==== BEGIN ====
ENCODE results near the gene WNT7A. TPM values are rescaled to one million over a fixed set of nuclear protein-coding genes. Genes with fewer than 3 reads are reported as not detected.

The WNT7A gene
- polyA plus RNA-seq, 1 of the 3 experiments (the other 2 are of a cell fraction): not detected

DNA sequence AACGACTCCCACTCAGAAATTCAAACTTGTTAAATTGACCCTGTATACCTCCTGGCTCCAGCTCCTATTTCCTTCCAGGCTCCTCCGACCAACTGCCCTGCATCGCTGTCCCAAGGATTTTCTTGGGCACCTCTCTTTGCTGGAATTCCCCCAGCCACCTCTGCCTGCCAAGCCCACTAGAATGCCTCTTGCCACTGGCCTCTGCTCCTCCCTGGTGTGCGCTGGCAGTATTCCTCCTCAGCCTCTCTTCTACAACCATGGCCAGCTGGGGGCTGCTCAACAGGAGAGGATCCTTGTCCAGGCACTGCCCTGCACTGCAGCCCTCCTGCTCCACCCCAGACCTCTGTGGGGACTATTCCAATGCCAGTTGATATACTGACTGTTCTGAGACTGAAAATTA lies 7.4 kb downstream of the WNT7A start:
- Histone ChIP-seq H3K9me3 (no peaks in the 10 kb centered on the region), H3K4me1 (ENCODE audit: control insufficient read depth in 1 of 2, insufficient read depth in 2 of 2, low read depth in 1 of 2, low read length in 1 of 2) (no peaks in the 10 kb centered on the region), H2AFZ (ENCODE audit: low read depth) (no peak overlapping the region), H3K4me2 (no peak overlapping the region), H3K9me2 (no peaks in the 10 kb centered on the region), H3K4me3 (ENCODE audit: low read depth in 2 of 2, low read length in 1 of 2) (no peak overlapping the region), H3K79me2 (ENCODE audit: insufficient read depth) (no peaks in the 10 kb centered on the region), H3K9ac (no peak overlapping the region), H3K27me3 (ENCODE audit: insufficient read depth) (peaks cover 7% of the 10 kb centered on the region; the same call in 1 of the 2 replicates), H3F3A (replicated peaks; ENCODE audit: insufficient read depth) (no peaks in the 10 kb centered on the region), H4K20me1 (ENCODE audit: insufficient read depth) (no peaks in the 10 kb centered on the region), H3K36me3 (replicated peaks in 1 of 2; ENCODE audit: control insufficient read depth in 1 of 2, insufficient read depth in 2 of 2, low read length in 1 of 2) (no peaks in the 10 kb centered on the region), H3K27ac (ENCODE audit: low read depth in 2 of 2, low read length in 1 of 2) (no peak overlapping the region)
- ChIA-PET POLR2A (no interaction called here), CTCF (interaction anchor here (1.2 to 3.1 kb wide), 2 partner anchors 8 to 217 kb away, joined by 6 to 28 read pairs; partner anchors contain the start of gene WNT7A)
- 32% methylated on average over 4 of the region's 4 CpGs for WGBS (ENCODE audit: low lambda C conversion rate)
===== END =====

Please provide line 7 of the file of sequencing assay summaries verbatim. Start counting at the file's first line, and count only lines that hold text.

- 32% methylated on average over 4 of the region's 4 CpGs for WGBS (ENCODE audit: low lambda C conversion rate)